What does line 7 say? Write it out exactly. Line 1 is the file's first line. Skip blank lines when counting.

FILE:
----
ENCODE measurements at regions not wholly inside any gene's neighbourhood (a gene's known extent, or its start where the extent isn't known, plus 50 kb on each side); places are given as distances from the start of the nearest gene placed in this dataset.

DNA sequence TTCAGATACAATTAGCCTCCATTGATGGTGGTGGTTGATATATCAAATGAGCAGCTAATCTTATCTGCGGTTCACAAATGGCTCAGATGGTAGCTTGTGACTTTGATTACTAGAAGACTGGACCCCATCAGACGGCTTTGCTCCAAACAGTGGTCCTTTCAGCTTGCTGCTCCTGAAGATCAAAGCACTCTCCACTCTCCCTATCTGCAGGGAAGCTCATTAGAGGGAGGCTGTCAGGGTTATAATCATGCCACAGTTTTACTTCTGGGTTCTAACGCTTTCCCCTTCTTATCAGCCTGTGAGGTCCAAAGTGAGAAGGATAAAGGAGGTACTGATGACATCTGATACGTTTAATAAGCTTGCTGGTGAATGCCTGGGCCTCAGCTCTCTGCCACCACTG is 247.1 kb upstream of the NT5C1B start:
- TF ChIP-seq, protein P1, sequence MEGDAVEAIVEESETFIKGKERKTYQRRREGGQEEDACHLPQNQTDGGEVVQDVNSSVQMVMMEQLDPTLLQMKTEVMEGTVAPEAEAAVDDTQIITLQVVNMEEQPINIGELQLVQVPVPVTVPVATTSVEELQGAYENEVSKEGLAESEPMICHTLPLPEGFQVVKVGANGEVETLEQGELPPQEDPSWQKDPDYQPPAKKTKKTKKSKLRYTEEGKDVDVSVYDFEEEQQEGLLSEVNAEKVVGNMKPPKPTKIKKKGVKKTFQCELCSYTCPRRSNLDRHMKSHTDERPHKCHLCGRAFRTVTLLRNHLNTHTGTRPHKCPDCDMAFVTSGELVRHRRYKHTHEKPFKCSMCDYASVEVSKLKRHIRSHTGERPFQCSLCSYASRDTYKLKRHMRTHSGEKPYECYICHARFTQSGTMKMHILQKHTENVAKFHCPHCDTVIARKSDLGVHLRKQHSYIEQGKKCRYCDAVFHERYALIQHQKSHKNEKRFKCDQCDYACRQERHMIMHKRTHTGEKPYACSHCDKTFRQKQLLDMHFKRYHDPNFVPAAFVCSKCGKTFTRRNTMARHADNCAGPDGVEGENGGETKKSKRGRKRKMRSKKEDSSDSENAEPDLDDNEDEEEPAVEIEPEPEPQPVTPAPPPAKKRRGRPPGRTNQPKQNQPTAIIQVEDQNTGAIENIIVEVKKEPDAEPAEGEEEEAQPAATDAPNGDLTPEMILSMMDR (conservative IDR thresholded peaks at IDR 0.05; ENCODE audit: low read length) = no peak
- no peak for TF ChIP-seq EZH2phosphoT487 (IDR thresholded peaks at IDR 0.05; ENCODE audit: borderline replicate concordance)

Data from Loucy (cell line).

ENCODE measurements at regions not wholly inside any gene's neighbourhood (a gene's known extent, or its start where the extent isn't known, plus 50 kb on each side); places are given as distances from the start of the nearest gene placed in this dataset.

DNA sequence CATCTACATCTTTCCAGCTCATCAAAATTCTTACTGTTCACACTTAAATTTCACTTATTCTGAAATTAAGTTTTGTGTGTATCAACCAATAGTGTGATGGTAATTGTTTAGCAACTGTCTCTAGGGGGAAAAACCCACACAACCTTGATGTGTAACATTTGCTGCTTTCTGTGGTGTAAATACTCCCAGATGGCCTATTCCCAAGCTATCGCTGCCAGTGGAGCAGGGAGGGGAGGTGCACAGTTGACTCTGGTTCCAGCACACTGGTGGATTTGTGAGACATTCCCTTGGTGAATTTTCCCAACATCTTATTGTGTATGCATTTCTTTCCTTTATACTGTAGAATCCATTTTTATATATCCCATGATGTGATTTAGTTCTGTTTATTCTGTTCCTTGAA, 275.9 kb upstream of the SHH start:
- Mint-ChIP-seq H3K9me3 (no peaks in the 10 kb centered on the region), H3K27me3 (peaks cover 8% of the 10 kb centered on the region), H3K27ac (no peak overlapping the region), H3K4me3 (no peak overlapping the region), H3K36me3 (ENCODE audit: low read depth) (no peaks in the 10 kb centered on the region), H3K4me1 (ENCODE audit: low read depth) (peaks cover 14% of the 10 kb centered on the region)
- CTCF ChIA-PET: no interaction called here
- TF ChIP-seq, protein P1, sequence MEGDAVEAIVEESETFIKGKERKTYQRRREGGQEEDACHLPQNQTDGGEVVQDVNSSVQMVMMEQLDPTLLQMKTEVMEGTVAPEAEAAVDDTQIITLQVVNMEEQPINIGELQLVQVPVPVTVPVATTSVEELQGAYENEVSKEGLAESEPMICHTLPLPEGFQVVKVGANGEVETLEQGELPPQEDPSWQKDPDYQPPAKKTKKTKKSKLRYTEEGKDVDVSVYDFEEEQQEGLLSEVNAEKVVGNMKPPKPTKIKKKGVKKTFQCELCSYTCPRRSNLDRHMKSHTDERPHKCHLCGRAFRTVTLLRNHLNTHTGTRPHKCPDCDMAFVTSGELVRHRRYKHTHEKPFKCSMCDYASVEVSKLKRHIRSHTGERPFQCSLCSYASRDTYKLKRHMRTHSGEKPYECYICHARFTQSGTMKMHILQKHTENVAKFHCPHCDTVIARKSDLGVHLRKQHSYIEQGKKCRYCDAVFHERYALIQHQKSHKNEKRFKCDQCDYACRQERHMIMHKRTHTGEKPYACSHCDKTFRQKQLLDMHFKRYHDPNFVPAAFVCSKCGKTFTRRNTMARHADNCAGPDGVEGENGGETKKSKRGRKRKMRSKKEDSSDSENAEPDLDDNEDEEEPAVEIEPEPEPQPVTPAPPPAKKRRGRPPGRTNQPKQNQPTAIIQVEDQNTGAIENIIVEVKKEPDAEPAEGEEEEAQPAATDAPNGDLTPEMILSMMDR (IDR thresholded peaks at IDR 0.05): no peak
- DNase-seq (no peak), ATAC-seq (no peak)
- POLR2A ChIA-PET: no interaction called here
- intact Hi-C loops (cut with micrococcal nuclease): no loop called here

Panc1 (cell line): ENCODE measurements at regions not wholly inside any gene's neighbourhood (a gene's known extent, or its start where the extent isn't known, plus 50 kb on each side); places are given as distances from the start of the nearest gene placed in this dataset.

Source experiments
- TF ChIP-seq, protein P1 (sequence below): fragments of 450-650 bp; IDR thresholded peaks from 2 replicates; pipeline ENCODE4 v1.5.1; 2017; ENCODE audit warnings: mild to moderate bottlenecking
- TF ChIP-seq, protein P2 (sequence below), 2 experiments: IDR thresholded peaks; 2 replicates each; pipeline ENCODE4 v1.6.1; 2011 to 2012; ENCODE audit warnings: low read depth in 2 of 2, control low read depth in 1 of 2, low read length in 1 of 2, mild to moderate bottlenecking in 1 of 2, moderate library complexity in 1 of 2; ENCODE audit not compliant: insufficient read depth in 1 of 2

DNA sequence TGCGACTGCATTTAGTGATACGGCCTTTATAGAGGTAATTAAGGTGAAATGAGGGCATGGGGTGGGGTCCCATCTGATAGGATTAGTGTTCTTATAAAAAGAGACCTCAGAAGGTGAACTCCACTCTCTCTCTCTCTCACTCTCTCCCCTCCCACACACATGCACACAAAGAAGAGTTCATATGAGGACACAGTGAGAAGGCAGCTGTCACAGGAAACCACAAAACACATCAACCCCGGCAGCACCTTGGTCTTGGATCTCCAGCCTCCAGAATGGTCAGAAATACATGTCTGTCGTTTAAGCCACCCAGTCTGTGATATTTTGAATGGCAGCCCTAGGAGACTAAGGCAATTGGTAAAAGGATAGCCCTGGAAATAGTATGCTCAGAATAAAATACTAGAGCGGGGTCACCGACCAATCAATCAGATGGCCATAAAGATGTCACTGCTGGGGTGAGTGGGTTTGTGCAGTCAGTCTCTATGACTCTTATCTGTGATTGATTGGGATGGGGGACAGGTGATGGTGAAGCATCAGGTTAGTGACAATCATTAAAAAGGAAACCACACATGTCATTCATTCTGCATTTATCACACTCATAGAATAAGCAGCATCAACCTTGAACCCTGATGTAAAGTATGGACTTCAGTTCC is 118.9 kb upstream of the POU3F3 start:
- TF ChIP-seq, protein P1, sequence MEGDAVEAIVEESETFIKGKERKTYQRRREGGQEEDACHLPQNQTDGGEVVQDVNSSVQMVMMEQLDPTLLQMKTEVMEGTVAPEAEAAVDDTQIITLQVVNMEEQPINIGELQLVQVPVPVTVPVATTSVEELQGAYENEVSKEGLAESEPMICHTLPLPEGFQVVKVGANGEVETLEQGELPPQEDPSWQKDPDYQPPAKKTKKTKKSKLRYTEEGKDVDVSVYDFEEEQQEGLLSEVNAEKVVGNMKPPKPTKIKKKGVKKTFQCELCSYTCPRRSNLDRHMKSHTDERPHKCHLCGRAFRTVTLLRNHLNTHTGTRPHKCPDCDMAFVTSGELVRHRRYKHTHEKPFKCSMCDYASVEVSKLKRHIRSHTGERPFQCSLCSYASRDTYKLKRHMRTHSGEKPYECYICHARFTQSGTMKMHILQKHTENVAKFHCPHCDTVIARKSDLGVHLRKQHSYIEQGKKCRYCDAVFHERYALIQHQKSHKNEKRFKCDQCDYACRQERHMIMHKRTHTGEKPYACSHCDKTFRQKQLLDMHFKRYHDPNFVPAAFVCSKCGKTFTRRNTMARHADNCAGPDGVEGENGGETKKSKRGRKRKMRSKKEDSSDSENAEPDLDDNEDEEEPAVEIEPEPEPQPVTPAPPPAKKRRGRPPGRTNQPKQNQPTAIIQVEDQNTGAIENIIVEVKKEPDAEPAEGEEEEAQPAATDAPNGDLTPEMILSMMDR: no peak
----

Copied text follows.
DNA sequence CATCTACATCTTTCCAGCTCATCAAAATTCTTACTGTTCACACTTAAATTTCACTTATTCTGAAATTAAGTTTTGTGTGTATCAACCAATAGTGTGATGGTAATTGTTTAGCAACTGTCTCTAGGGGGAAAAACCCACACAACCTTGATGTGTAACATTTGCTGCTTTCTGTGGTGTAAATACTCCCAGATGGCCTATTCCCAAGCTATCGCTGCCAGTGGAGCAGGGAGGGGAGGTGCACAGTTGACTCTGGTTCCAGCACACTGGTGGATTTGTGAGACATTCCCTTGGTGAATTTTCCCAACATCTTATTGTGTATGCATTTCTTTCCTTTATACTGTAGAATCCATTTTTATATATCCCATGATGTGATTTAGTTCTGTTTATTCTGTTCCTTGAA, 275.9 kb upstream of the SHH start: